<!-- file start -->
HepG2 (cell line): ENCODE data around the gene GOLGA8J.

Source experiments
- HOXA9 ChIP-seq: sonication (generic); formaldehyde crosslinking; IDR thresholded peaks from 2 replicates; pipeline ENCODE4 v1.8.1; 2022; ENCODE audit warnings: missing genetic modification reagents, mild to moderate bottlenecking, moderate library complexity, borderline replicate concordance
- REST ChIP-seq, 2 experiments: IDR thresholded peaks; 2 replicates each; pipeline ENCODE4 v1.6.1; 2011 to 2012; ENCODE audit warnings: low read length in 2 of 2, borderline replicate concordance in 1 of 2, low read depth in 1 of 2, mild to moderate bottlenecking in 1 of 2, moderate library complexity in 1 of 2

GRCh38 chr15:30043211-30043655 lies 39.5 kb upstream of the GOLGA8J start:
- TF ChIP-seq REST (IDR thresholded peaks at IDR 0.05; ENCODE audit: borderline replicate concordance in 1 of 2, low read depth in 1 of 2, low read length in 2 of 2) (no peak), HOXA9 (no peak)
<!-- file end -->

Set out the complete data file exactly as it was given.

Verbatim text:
HepG2 (cell line): ENCODE data around the gene GOLGA8J.

Source experiments
- HOXA9 ChIP-seq: sonication (generic); formaldehyde crosslinking; IDR thresholded peaks from 2 replicates; pipeline ENCODE4 v1.8.1; 2022; ENCODE audit warnings: missing genetic modification reagents, mild to moderate bottlenecking, moderate library complexity, borderline replicate concordance
- REST ChIP-seq, 2 experiments: IDR thresholded peaks; 2 replicates each; pipeline ENCODE4 v1.6.1; 2011 to 2012; ENCODE audit warnings: low read length in 2 of 2, borderline replicate concordance in 1 of 2, low read depth in 1 of 2, mild to moderate bottlenecking in 1 of 2, moderate library complexity in 1 of 2

GRCh38 chr15:30043211-30043655 lies 39.5 kb upstream of the GOLGA8J start:
- TF ChIP-seq REST (IDR thresholded peaks at IDR 0.05; ENCODE audit: borderline replicate concordance in 1 of 2, low read depth in 1 of 2, low read length in 2 of 2) (no peak), HOXA9 (no peak)